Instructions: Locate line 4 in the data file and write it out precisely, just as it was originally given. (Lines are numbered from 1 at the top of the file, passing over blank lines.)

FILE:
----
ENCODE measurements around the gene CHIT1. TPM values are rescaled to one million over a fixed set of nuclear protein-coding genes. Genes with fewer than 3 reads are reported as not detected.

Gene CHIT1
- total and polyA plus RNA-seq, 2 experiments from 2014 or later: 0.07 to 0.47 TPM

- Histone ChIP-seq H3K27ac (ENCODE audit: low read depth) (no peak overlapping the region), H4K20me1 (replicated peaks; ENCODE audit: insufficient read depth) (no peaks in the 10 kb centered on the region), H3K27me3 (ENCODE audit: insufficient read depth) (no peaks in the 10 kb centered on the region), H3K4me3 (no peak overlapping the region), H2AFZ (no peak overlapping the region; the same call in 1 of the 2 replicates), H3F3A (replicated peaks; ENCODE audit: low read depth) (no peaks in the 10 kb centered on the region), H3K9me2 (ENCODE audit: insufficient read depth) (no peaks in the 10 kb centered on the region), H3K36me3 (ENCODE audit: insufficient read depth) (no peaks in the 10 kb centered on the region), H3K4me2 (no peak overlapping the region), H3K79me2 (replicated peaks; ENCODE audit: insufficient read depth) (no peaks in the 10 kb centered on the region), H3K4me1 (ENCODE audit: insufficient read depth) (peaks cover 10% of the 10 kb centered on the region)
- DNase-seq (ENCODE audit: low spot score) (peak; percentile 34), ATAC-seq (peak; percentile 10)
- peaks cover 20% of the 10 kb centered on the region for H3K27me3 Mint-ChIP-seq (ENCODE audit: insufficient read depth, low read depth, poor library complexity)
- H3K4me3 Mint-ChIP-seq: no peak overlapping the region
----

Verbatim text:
- Histone ChIP-seq H3K27ac (ENCODE audit: low read depth) (no peak overlapping the region), H4K20me1 (replicated peaks; ENCODE audit: insufficient read depth) (no peaks in the 10 kb centered on the region), H3K27me3 (ENCODE audit: insufficient read depth) (no peaks in the 10 kb centered on the region), H3K4me3 (no peak overlapping the region), H2AFZ (no peak overlapping the region; the same call in 1 of the 2 replicates), H3F3A (replicated peaks; ENCODE audit: low read depth) (no peaks in the 10 kb centered on the region), H3K9me2 (ENCODE audit: insufficient read depth) (no peaks in the 10 kb centered on the region), H3K36me3 (ENCODE audit: insufficient read depth) (no peaks in the 10 kb centered on the region), H3K4me2 (no peak overlapping the region), H3K79me2 (replicated peaks; ENCODE audit: insufficient read depth) (no peaks in the 10 kb centered on the region), H3K4me1 (ENCODE audit: insufficient read depth) (peaks cover 10% of the 10 kb centered on the region)